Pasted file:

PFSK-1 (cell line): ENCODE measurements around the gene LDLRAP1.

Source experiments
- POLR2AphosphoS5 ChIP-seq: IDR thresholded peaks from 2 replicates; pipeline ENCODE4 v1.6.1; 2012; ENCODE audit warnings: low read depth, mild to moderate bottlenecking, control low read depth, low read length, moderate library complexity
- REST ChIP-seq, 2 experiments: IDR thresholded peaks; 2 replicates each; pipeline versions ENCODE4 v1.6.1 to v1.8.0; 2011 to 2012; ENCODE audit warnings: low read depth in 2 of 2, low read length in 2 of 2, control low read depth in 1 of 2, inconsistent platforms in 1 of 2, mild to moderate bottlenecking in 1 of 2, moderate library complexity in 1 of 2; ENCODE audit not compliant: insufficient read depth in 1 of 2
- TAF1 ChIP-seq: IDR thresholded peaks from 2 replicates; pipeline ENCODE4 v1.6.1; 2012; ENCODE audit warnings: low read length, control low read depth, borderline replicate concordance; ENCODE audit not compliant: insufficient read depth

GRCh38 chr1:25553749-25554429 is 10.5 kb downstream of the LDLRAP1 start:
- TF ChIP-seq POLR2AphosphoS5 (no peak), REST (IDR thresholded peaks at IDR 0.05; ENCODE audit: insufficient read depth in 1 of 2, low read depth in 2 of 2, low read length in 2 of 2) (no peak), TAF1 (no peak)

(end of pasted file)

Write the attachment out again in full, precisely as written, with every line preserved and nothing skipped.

PFSK-1 (cell line): ENCODE measurements around the gene LDLRAP1.

Source experiments
- POLR2AphosphoS5 ChIP-seq: IDR thresholded peaks from 2 replicates; pipeline ENCODE4 v1.6.1; 2012; ENCODE audit warnings: low read depth, mild to moderate bottlenecking, control low read depth, low read length, moderate library complexity
- REST ChIP-seq, 2 experiments: IDR thresholded peaks; 2 replicates each; pipeline versions ENCODE4 v1.6.1 to v1.8.0; 2011 to 2012; ENCODE audit warnings: low read depth in 2 of 2, low read length in 2 of 2, control low read depth in 1 of 2, inconsistent platforms in 1 of 2, mild to moderate bottlenecking in 1 of 2, moderate library complexity in 1 of 2; ENCODE audit not compliant: insufficient read depth in 1 of 2
- TAF1 ChIP-seq: IDR thresholded peaks from 2 replicates; pipeline ENCODE4 v1.6.1; 2012; ENCODE audit warnings: low read length, control low read depth, borderline replicate concordance; ENCODE audit not compliant: insufficient read depth

GRCh38 chr1:25553749-25554429 is 10.5 kb downstream of the LDLRAP1 start:
- TF ChIP-seq POLR2AphosphoS5 (no peak), REST (IDR thresholded peaks at IDR 0.05; ENCODE audit: insufficient read depth in 1 of 2, low read depth in 2 of 2, low read length in 2 of 2) (no peak), TAF1 (no peak)